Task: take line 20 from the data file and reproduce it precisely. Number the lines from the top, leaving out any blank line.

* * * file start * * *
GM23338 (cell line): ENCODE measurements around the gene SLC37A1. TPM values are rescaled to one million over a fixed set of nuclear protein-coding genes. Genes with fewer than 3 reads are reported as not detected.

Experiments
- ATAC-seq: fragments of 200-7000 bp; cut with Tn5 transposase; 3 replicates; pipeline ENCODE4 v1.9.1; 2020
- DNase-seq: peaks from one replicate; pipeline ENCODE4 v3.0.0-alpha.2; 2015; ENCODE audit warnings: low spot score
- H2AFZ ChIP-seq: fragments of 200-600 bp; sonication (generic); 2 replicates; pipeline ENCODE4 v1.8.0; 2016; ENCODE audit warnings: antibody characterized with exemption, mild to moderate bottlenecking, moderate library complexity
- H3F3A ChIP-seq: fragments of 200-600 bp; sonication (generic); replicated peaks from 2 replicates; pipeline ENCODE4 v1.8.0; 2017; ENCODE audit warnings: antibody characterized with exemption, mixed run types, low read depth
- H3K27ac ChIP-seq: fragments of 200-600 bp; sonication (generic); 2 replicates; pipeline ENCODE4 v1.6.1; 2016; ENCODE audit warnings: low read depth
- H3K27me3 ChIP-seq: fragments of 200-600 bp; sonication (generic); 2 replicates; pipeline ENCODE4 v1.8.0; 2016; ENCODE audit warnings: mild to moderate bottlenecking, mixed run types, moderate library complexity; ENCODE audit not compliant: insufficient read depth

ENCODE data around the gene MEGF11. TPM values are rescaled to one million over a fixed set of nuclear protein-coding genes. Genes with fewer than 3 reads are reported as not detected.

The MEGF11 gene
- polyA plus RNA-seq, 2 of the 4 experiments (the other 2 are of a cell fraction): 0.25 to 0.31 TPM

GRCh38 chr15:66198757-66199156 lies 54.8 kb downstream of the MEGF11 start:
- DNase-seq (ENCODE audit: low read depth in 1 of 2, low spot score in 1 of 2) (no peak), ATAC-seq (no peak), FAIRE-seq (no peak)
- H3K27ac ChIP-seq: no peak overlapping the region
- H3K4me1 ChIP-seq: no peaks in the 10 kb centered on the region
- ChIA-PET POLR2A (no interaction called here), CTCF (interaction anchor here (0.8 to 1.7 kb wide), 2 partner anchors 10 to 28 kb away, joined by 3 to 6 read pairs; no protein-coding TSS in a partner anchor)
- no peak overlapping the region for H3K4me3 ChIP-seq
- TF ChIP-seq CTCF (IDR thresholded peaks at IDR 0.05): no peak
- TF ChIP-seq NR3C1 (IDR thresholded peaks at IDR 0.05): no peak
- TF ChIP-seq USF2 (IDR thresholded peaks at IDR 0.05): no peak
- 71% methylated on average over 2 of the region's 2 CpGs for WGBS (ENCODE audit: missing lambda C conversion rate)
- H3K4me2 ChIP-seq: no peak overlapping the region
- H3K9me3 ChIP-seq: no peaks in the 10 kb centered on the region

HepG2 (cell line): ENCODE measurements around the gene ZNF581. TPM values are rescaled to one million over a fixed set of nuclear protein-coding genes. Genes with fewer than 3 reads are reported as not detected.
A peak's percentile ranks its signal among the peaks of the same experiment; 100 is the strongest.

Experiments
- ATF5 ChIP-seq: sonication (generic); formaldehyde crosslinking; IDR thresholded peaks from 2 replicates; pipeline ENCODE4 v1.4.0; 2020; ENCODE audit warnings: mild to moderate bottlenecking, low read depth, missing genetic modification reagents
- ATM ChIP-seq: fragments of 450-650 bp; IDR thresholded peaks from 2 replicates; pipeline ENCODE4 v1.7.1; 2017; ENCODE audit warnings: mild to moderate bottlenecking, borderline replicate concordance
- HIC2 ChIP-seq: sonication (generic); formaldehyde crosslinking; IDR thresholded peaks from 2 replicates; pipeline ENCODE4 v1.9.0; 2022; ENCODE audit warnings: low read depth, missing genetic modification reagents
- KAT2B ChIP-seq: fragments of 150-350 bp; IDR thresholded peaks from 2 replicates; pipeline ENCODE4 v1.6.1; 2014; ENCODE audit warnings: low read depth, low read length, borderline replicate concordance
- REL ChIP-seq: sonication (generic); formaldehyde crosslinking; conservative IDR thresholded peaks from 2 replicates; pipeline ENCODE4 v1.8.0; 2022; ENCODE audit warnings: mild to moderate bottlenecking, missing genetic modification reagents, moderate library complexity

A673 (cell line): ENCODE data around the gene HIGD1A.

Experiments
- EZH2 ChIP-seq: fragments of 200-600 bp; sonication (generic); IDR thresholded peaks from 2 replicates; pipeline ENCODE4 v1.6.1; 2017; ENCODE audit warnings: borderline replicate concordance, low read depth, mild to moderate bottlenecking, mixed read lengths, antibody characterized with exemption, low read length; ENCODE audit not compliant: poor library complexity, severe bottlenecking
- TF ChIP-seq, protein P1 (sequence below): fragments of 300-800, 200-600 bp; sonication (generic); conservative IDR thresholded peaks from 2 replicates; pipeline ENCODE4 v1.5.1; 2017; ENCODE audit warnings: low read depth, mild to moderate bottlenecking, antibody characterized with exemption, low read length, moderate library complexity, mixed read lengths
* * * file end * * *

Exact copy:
- TF ChIP-seq USF2 (IDR thresholded peaks at IDR 0.05): no peak